Zosimus, New History 4.33

Zosimus (Greek Ζώσιμος): Early Byzantine, pagan author of a history of the Roman Empire, published in the first quarter of the sixth century CE.

The translation of ZosimusNew History offered here was printed in 1814 by W. Green and T. Chaplin in London, and was probably prepared by J. Davis of the Military Chronicle and Military Classics Office. The translator is anonymous. The text was found at Tertullian.org. The notes were added by Jona Lendering.


[4.33.1] Such was the state of Macedonia and Thessaly, while at the same time the emperor Theodosius made his entrance into Constantinople with great pomp, as if in triumph for some important victory, without regarding the public calamities, but proportioning the magnitude of his luxury to that of the city. Gratian, who was much disturbed by the intelligence, sent a sufficient force under the command of Baudo, accompanied by Arbogast.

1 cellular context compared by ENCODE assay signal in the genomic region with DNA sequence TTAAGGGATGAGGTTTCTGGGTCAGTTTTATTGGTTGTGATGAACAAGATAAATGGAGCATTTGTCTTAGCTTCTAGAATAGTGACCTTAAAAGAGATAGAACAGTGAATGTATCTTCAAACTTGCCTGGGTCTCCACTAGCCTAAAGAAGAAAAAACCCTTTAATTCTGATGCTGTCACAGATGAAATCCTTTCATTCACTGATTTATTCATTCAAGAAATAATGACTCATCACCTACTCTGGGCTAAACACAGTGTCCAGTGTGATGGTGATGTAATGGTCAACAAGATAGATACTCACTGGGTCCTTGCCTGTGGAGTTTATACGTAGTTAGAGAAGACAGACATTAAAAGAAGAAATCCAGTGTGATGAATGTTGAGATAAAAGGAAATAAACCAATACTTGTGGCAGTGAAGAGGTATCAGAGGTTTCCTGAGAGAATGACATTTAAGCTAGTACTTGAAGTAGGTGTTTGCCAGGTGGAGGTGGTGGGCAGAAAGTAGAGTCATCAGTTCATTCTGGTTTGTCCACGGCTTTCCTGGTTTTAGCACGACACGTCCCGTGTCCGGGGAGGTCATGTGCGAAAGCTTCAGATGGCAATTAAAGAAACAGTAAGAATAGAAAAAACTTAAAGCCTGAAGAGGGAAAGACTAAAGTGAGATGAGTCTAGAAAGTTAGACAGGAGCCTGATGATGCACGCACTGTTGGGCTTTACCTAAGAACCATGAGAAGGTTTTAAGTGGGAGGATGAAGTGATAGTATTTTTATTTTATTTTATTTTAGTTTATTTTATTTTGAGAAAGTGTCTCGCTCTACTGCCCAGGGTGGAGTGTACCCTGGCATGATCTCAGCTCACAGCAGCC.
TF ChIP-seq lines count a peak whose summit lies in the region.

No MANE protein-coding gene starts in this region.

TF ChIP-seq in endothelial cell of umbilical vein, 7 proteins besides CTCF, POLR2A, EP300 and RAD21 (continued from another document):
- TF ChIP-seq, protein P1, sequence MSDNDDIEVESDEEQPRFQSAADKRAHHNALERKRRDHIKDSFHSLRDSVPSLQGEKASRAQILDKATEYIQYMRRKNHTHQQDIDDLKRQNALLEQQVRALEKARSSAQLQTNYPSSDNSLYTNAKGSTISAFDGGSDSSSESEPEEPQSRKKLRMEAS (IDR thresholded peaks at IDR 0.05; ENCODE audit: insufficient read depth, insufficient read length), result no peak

[4.33.2] Both of these were Franks, but strongly attached to the Romans, free from corruption or avarice, and prudent as well as brave soldiers. When they arrived with the army in Macedonia and Thessaly, the Scythians who were there pillaging all before them, on perceiving the resolution of these commanders, immediately retired into Thrace, which they had previously plundered. Being in doubt how to act, they made use of the same stratagem as before, and endeavored to delude Theodosius with the same device. 

[4.33.3] They sent to him fugitives of the lowest rank to promise him the utmost fidelity and obedience, whom he believed and entertained. Lest his former experience should render him sensible of his own interest, these were followed by many more, whom he received in a similar manner, until, through the folly of the emperor, the fugitives had again gained great influence.

[4.33.4] His folly was daily augmented by his voluptuous course of life; for whatever contributes to the relaxation of morals received in his reign such encouragement that every person who affected to imitate the emperor placed all human happiness in such pursuits. He encouraged mimics, and dancers, and that dissolute and lascivious music, which was in use during his reign and subsequently, and all that could conduce to obscenity, to such a degree, that the empire was totally ruined by those who imitated that species of madness. Add to this, that the temples of the gods were every where violated, nor was it safe for any one to profess a belief that there are any gods, much less to look up to heaven and to adore them.